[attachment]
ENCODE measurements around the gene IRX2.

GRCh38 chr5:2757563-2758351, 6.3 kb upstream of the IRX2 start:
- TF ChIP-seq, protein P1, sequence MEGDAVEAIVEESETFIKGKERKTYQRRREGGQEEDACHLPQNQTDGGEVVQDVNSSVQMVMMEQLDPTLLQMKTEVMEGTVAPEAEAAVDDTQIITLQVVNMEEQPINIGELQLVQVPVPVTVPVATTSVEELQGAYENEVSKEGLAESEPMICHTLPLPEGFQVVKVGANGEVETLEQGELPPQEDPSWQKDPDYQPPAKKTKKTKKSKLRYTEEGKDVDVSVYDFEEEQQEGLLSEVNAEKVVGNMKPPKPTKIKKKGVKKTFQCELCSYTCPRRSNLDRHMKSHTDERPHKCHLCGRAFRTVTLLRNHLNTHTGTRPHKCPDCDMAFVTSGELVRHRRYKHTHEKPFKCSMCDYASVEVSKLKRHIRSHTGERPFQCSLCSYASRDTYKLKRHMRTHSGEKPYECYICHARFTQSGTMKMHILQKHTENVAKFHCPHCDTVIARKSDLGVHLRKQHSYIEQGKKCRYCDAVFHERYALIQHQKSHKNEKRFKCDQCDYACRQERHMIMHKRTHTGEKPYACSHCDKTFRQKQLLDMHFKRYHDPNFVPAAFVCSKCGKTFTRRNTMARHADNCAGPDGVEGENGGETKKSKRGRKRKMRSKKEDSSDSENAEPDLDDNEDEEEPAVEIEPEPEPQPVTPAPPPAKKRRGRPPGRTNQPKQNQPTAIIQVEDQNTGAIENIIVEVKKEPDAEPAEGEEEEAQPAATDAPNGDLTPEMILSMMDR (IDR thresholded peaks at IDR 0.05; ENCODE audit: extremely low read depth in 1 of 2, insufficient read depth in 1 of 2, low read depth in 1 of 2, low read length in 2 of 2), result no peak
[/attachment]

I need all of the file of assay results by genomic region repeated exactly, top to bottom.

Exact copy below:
ENCODE measurements around the gene IRX2.

GRCh38 chr5:2757563-2758351, 6.3 kb upstream of the IRX2 start:
- TF ChIP-seq, protein P1, sequence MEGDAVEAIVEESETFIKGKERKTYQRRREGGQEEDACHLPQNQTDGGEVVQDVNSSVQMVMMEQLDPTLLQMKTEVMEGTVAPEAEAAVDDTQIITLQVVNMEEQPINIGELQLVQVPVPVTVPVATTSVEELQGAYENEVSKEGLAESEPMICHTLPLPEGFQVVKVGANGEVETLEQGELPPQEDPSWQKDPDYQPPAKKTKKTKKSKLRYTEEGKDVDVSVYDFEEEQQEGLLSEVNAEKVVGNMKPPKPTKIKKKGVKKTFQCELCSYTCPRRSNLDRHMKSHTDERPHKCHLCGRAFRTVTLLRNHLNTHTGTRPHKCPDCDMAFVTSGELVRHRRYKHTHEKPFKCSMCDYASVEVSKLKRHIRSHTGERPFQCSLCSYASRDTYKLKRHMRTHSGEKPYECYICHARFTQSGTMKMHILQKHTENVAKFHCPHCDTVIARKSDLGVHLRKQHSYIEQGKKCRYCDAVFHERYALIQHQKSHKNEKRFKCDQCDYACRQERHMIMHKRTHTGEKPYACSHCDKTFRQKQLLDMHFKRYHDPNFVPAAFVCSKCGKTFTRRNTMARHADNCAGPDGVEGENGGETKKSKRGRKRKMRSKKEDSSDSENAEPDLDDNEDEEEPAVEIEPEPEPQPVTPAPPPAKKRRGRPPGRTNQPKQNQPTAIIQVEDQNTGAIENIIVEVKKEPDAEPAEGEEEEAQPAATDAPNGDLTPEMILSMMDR (IDR thresholded peaks at IDR 0.05; ENCODE audit: extremely low read depth in 1 of 2, insufficient read depth in 1 of 2, low read depth in 1 of 2, low read length in 2 of 2), result no peak